Target Persona: The business owner thinking about outsourcing their payroll. They are extremely busy managing their company. They might have an internal administrative person helping out with general HR or payroll processing issues. They have had some mistakes in the past and just want payroll to be processed without errors, on time and without their personal involvement.
Campaign Theme: Payroll Personalized For Your Business
Sample NRO: Whitepaper – 9 Secret Challenges Most Payroll Providers Hope You Never Find Out
Sample LRO: Webinar – Tips And Techniques When Outsourcing Payroll For The First Time
Sample DBO: No obligation, 30-minute call with a payroll specialist to discuss payroll processing at your company. Email Topics: Outsourcing Payroll Means You Get To Work On Strategic Issues For Your Business
1. What ADP And Paychex Don’t Want You To Know About How They Process Payroll
2. 3 Tricks To Make Sure Your Payroll Is Perfect Every Week
3. How A Payroll Specialist Works With You To Save You Money
4. What Government Regulations Impact Your Payroll And What You Need To Do About it
Campaigns provide two other success factors that can’t be overlooked. First, they allow you to set performance-based expectations at the start of the campaign. Metrics like website traffic growth, conversion rates and leads generated. As an example, for a campaign like the one above, you might look for 20% increase in website traffic month over month and a lead goal of 30 new leads over the course of three months.
TIP : Working to continuously improve the performance of your marketing month over month is the fastest way to realize the kind of results worthy of celebration.
Your Analytics - Tracking, Testing and Goal Setting
Over the past few years, marketing has transformed from an art into a science. Tracking, testing and metrics are key data points to help you make decisions that drive your business. Today we get real-time insights into what’s working and what’s not. Right now, from my smartphone, I have access to our company’s marketing metrics and the metrics for every single one of our clients. I quickly see if organic traffic is up or down vs. last month. If the social media initiatives we launched across are working or not. If a specific client’s conversion rates have increased as a result of a new piece of content we created or if we need to reconsider the CTA (call to action) button we created for that content.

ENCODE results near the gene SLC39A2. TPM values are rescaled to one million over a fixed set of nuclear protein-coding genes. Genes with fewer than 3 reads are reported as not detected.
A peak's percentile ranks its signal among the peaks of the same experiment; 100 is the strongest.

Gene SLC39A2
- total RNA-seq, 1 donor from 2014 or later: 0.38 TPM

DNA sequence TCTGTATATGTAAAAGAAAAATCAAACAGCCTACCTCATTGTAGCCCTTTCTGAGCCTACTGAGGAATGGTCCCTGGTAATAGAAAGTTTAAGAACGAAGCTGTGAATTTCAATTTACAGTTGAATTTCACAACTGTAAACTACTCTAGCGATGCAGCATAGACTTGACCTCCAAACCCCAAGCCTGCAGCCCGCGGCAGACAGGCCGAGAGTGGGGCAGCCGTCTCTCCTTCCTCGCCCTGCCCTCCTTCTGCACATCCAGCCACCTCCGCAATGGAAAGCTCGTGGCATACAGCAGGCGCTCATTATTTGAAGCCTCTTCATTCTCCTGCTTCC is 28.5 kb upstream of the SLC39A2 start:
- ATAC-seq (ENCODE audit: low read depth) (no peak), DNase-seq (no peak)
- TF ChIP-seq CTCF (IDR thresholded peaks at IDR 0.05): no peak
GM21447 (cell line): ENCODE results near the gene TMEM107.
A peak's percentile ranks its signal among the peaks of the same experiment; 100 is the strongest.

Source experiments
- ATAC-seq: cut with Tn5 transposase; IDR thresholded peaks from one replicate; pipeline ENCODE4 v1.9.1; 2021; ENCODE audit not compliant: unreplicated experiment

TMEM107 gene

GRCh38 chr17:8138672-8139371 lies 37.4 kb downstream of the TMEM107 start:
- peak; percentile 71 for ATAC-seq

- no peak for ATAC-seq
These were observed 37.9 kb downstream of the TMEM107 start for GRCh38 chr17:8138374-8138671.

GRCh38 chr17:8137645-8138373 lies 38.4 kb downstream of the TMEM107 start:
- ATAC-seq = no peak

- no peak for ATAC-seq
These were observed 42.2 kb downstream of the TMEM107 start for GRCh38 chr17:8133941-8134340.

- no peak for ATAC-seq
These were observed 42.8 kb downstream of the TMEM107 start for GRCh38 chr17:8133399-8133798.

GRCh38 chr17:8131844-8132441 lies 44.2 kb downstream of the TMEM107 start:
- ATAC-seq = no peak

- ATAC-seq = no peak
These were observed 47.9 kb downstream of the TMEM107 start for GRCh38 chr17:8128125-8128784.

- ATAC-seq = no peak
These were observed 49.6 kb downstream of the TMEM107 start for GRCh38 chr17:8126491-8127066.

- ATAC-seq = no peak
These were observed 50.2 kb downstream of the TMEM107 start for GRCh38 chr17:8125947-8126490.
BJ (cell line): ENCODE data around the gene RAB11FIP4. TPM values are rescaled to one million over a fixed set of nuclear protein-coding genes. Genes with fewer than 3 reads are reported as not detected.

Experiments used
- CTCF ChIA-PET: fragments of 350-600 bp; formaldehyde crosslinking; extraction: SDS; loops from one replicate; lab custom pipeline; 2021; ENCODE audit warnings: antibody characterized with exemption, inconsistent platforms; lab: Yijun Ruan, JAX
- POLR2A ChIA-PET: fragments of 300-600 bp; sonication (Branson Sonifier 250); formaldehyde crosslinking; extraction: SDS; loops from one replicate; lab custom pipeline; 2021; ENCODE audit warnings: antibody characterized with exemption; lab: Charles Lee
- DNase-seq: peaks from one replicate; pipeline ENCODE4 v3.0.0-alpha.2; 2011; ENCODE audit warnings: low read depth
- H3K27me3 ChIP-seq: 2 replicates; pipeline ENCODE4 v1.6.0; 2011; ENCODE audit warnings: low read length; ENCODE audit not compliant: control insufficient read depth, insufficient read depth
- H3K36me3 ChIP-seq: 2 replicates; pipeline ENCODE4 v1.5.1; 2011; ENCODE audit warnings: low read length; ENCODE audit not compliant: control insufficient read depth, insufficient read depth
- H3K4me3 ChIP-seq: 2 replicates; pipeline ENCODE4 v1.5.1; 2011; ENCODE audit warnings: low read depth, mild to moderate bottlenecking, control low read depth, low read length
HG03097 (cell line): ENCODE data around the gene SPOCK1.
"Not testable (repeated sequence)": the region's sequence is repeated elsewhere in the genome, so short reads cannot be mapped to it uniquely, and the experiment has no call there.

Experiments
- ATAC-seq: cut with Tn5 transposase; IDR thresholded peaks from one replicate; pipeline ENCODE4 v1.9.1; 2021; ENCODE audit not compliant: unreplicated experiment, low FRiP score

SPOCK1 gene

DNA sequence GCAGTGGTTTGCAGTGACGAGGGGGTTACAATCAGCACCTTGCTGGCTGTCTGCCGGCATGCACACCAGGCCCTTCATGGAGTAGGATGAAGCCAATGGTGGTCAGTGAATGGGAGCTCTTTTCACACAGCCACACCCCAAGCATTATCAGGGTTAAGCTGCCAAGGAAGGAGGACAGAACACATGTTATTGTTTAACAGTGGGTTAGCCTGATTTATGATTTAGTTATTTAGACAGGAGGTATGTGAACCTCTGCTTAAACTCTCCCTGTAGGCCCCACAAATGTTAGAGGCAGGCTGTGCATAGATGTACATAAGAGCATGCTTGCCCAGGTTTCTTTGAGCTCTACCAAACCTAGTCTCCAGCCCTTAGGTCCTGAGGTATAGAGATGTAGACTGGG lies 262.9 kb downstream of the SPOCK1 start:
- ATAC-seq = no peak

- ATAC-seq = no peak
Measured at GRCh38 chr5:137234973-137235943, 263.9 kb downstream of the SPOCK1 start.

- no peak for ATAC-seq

Never before have we, as business owners, CEOs and marketing professionals, had this level of insight into marketing performance.
One of the most important parts of tracking the performance of your inbound marketing program is setting up a regular rhythm to review your performance. Even if you are looking at your stats daily, you still need a weekly 30-minute session to dig a little deeper and you need a monthly 60-minute session to review performance for the past month, set goals for the next month and discuss any adjustments that need to be made so that you ensure you hit your goals going forward.
It’s actually less critical that you hit your numbers and more important that you have a plan in place when you don’t hit your numbers. Every business can have a down month, but making sure your down month doesn’t turn into two, three or four down months in a row is the objective of this monthly session.
Here are some actual tactical adjustments we have made during one of these sessions:
• If visitors to your website are down for this month vs. last month, schedule a series of weekly guest blog posts for the upcoming month. Guest blog posts can add hundreds of visitors over a few days and contribute up to 20 leads a day in some cases.
• If leads are down this month vs. last month, time for a new free report or tip guide to drive up conversions. One you get traffic to your website up on a consistent basis, you should consider adding new educational content to turn those visitors into leads. Adding new content to your site on a monthly basis could increase lead generation by 30% month over month.